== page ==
Multimedia Projects • Some additional elements to consider…. • Too often, we see multimedia presentations use the same “canned” clip art images or sound clips over and over and over again. Many of these sounds and images have nothing to do with the content of presentation, and can be distracting and annoying. • Use of Images: Encourage students to use their creativity in designing their presentations, using original images such as digital or scanned drawings, images from the Internet, digital photographs, or images from the web. Be creative with the images, such as using them as background on a slide with text floating over the image (see Week 1 presentation for example). • Use of Sound: Did you know that in most presentation software, original sound can be recorded, such as a student’s voice, or music or other sound can be used? Consider how these kinds of sounds may enhance a presentation rather than using the same typical sound files that come with the program such as a “chime” or “clapping” or “clicking” noise.
Multimedia Projects • Some additional elements to consider…. • Linearity v. Non Linearity • A linear presentation is one in which the user goes from slide to slide in a non linear way, much like the way in which most of the slides in this course have been used (with some exceptions). But designing a presentation in a non-linear way can have tremendous advantages: • Non-lineaer presentations: • Allow the user or presenter to “customize” the way in which the presentation will be viewed (through internal links). • Allow links to other presentations or applications (such as Word, Excel, the web) to illustrate additional concepts or highlight related ideas. (external links). These links are just like hyperlinks on the web, and can be in the form of buttons, text or graphics. • Designing a non-linear presentation can be much more complex than simply creating a linear presentation. Much like designing a web page, it is important to storyboard your presentation and consider how slides will link to other slides or external links.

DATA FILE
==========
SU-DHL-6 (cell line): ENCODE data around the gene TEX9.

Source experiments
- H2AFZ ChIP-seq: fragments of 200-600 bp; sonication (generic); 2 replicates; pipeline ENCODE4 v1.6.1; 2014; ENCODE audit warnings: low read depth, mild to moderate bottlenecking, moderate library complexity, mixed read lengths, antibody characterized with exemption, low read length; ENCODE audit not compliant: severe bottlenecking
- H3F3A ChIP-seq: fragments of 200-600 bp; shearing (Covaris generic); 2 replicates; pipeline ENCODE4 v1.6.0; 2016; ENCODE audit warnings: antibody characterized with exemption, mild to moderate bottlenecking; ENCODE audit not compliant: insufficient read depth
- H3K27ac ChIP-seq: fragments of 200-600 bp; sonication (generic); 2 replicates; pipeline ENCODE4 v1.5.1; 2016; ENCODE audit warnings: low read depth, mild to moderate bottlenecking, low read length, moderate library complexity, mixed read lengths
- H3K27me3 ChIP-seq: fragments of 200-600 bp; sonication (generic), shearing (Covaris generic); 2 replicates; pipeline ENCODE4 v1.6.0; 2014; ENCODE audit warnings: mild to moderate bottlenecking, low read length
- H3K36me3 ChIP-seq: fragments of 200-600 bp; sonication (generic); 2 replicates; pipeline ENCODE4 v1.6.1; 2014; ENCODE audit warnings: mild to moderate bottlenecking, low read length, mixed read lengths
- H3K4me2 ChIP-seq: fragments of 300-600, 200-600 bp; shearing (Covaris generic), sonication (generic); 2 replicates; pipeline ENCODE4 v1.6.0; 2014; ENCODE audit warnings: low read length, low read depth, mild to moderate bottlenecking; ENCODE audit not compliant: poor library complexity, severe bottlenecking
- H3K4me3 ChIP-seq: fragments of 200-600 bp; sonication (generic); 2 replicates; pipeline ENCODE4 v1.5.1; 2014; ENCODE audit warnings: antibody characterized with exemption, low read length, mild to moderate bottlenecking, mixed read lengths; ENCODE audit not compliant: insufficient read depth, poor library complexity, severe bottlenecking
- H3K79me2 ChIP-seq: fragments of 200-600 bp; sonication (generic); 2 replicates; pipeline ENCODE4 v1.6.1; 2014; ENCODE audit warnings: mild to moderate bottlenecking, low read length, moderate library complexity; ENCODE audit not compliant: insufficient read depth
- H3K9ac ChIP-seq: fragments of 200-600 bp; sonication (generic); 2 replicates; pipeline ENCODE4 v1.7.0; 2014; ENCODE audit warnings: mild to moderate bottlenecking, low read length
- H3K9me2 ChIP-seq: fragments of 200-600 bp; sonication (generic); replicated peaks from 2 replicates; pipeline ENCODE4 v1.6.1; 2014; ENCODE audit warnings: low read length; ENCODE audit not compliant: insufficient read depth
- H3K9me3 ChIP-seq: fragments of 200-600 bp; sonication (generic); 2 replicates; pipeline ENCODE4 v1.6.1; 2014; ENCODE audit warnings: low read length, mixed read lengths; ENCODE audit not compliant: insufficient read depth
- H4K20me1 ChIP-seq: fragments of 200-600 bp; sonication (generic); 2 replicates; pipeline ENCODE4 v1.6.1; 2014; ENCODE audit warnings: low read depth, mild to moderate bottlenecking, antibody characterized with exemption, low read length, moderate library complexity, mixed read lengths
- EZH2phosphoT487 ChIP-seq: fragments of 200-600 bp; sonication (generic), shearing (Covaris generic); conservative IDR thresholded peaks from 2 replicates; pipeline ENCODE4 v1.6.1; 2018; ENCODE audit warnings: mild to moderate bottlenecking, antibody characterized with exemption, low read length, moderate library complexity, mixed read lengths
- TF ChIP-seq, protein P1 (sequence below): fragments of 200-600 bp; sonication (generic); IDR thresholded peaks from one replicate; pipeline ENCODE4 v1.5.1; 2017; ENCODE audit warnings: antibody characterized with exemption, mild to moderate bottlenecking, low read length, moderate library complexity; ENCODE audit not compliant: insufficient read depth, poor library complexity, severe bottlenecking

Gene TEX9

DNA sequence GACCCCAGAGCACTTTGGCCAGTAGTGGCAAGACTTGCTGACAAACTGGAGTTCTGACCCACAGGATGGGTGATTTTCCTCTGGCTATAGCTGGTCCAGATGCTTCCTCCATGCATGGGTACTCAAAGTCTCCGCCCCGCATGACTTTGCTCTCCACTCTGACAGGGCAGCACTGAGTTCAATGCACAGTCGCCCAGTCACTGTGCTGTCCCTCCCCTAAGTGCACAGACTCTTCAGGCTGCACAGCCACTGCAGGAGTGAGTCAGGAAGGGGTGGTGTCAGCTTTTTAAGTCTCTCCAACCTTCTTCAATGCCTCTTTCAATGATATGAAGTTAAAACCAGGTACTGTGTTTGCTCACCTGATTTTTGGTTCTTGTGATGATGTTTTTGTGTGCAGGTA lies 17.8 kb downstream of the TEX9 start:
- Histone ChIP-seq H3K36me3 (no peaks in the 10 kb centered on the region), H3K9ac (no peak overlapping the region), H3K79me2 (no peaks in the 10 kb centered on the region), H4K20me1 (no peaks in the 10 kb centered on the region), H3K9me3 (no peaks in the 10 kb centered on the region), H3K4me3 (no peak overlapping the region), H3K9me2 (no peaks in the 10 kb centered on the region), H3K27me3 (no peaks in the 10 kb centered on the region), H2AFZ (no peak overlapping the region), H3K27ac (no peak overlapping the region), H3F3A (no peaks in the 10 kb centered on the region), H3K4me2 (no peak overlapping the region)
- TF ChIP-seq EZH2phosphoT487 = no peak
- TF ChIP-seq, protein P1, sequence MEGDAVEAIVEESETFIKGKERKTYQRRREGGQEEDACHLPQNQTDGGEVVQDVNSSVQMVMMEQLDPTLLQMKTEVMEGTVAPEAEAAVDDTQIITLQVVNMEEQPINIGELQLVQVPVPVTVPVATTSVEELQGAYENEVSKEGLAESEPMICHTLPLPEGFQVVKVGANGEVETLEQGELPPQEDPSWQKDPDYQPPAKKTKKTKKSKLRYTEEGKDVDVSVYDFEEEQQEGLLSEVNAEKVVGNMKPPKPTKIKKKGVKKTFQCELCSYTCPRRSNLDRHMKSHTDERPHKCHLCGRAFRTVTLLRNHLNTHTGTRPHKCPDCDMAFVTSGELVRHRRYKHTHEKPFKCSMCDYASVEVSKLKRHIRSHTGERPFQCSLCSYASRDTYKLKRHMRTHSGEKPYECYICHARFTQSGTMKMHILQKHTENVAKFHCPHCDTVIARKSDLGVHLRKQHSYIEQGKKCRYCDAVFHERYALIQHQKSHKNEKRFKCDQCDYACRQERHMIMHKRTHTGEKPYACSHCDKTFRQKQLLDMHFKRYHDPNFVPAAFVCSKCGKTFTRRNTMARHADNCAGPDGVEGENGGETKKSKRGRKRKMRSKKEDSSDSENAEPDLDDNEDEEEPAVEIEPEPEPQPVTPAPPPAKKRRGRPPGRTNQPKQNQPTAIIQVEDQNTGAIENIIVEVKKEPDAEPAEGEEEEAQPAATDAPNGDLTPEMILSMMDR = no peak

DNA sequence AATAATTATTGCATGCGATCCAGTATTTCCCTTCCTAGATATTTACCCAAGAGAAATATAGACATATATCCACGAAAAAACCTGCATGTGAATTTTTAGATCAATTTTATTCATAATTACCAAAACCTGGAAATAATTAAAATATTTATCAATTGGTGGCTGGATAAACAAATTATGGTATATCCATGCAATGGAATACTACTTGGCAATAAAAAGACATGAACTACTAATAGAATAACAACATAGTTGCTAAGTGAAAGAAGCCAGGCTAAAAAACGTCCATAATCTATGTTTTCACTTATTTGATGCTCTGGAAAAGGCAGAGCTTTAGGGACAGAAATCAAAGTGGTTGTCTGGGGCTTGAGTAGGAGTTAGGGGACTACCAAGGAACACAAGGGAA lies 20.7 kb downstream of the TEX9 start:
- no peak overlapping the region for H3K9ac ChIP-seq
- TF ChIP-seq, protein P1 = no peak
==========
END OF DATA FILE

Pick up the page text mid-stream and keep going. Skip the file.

Multimedia Projects: Storyboarding Microsoft Excel Spreadsheet Microsoft Word Research Paper Slide #2 Slide #3 First slide Slide #8 Slide #4 Slide #7 Slide #6 Slide #5 World Wide Web
Multimedia Projects • Some final considerations: • Some teachers ask “what’s the point” of nonlinear presentations? One significant benefit is for those students who do not have access to the web. They can create projects that mimic a web site, such as a digital portfolio. The other obvious benefit is the control the author has in presenting the information during an oral presentation, or the control of the user when viewing the presentation. If a presentation is set up with a main page or table of contents (much like a home page on the web), the author can customize the presentation based on what the audience wants to learn about or explore, making the presentation much more dynamic and engaging. • We could spend an entire course discussing how to create effective multimedia presentations in the classroom. Highlighted here were just some key concepts to keep in mind. If you are interested in learning more about how to create multimedia projects, conduct your own research and explore some of the resources provided in the Week 6 resources section. This section also includes resources on assessment strategies for multimedia projects, since there are unique elements to consider when grading these kinds of assignments.